IMDb > The Last Days of Pompeii (1913)
Gli ultimi giorni di Pompei
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The Last Days of Pompeii (1913) More at IMDbPro »Gli ultimi giorni di Pompei (original title)

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Release Date:
13 August 1913 (USA) See more »
A Spectacular Photo-Drama
Two love triangles intersect in ancient Pompei. Full summary » | Add synopsis »
Plot Keywords:
Complete Lineup of 14th Mumbai Film Festival 2012
 (From 24 September 2012, 6:59 AM, PDT)

User Reviews:
An Ambitious Attempt That's Still of Some Interest See more (12 total) »


  (in credits order)

Directed by
Mario Caserini 
Eleuterio Rodolfi 
Writing credits
Edward George Bulwer-Lytton (novel "The Last Days of Pompeii")

Mario Caserini 

Produced by
Arturo Ambrosio .... producer
Original Music by
Palmer Clark (US version)
Second Unit Director or Assistant Director
Eleuterio Rodolfi .... assistant director
Music Department
Beatrice Jona Affron .... music arranger (alternate version 2000)
Beatrice Jona Affron .... music compiler (alternate version 2000)
Martha Koeneman .... musician: entire piano score (alternate version 2000)
Other crew
Ulrike Dorda .... translator: intertitles (alternate version 2000)
Nicholas Mulligan .... translator: intertitles (alternate version 2000)
Bret Wood .... producer: video (alternate version 2000)

Production CompaniesDistributorsOther Companies

Additional Details

Also Known As:
"Gli ultimi giorni di Pompei" - Italy (original title)
See more »
88 min (2000 alternate version) | Spain:56 min (VHS version)
Aspect Ratio:
1.33 : 1 See more »
Sound Mix:
Spain:T | USA:Not Rated (alternate version) (2000)

Did You Know?

Revealing mistakes: When Glaucus brings Jone back to her home, the inside of her house is shown with an open air atrium represented by a painted backdrop. We can tell it is a backdrop because the sun in hitting it in such a way that the shadow of other part of the set fall across it.See more »
L'Amico FritzSee more »


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10 out of 12 people found the following review useful.
An Ambitious Attempt That's Still of Some Interest, 12 October 2004
Author: Snow Leopard from Ohio

Despite its old-fashioned format and performances, this early full-length feature is still of some interest, at least historically, and it is probably a little better as a movie than many give it credit for. It was quite an ambitious attempt to tell a relatively involved story with some large-scale settings and a few special visual effects.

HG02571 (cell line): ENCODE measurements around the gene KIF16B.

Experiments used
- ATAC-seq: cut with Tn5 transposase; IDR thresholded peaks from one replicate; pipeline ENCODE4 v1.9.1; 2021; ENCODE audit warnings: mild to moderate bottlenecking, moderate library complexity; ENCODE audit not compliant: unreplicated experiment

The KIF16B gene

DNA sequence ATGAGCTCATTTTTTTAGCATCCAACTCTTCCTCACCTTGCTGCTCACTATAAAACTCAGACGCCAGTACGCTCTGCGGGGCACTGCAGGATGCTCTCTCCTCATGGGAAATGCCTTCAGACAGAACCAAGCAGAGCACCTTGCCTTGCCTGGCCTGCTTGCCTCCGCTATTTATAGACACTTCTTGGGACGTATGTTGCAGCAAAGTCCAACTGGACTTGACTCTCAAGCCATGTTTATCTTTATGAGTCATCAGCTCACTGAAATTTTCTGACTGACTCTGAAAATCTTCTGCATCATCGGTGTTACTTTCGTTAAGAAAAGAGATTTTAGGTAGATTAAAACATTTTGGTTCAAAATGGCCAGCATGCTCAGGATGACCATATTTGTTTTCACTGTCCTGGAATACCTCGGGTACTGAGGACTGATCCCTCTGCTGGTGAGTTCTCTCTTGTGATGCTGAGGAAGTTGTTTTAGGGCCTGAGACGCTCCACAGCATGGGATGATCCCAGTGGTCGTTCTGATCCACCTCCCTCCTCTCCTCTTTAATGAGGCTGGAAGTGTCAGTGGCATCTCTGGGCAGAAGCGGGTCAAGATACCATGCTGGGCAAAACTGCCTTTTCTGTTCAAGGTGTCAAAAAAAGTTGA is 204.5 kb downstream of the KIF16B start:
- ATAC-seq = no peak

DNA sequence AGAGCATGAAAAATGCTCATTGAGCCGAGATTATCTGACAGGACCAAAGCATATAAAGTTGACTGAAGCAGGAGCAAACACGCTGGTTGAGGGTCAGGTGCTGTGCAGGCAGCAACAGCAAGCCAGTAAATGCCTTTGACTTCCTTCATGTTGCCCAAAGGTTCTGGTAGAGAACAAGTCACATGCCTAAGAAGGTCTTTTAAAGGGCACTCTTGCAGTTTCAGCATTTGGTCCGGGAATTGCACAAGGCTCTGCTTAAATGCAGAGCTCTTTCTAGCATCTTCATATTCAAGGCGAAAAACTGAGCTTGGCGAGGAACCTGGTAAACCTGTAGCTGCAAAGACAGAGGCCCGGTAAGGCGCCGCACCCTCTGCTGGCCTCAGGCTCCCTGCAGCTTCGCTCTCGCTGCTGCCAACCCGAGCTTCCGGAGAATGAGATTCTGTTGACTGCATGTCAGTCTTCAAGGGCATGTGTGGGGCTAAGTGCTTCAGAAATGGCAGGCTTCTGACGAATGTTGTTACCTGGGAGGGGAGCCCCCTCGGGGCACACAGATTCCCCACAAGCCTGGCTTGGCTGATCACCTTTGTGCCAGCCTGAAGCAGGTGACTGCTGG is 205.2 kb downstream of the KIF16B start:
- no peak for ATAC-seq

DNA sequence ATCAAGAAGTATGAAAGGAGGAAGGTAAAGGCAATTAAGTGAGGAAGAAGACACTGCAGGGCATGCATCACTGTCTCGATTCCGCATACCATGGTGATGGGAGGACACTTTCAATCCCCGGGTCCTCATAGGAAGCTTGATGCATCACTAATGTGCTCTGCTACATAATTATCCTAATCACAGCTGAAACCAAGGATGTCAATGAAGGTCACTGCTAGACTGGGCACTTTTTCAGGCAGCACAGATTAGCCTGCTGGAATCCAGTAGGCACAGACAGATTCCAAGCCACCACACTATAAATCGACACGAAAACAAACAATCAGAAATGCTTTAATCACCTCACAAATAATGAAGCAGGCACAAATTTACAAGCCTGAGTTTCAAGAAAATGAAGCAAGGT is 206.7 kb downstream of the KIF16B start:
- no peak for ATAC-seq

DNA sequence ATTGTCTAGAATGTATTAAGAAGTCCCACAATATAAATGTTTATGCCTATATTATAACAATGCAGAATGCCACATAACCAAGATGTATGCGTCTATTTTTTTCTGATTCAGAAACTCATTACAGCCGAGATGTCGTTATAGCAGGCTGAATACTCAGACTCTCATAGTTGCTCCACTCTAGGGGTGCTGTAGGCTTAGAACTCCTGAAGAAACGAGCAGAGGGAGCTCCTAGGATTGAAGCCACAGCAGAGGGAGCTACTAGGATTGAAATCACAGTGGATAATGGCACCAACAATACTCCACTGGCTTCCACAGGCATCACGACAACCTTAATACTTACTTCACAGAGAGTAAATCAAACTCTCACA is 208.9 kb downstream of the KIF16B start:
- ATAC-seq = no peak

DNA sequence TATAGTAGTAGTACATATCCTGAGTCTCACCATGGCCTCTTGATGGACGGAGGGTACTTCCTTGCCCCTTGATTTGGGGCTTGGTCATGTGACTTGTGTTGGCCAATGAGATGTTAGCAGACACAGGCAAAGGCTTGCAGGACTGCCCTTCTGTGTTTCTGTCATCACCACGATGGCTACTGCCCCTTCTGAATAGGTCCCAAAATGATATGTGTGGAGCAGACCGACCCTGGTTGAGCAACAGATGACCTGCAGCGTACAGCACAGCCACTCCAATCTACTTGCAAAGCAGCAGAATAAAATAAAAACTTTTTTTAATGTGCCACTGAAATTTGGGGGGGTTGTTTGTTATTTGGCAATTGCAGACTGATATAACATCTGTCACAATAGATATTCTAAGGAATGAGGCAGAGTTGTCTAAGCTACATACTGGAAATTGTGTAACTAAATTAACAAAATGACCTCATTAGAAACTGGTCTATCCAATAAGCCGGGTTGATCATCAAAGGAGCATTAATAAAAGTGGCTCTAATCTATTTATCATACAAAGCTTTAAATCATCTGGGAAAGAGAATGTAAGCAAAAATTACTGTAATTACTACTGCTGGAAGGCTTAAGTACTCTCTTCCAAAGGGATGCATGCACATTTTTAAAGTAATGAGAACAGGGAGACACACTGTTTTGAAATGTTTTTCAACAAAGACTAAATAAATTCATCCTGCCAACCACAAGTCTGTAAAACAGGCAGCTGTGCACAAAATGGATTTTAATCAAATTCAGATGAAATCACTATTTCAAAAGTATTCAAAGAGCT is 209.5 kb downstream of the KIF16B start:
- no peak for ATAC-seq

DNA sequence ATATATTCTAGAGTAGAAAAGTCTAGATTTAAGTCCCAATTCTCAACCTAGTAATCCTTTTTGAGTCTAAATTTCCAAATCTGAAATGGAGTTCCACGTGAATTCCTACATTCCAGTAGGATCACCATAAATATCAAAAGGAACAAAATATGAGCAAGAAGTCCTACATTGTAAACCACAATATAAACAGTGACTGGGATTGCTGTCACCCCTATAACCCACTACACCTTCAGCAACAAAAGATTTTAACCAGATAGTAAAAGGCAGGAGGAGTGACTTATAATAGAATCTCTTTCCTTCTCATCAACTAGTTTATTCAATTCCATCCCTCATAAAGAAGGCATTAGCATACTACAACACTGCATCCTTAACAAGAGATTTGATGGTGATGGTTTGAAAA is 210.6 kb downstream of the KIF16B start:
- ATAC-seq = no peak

It follows a formula that may be even more popular now than it was in the 1910's: take a tumultuous historical event, introduce a set of fictional characters, and show what was going on in their lives when the event took place. In this respect, "The Last Days of Pompeii" may to some degree have established the formula that is still being used for films such as "Titanic", "Pearl Harbor" and many others. If you adjust for the limitations of its era, "The Last Days of Pompeii" is at least as good as those films, as well as many others of the genre.

The story, though sometimes too melodramatic and implausible, is interesting enough most of the time, and while the settings aren't going to impress anyone now, they do display a fair amount of creative effort. None of the cast give particularly strong performances, but their acting styles are not inherently any worse than the acting styles of the present. Some of the present day's most popular performers use affected, artificial styles that are trendy now, but that won't look any better in 90 years than the histrionics of this Italian cast look today.

There's no denying the weaknesses, many of which come from the tableau format and/or from inexperience with telling a full-length story on the silent screen. There are some stretches, especially in the first half, which move very slowly. Some of the characters, especially Nidia, could have been much more compelling with more creative filming and acting.

Within just a few years, the stereotyped tableau format would be largely abandoned, better ways of telling a story would be developed, and better ways of integrating the camera and the performers would be devised. While that might not make this film any better in itself, it was the first few ambitious attempts like "The Last Days of Pompeii" that helped lead to such improvements. While it's only an average film in itself, it deserves also to be remembered as a pioneering effort.

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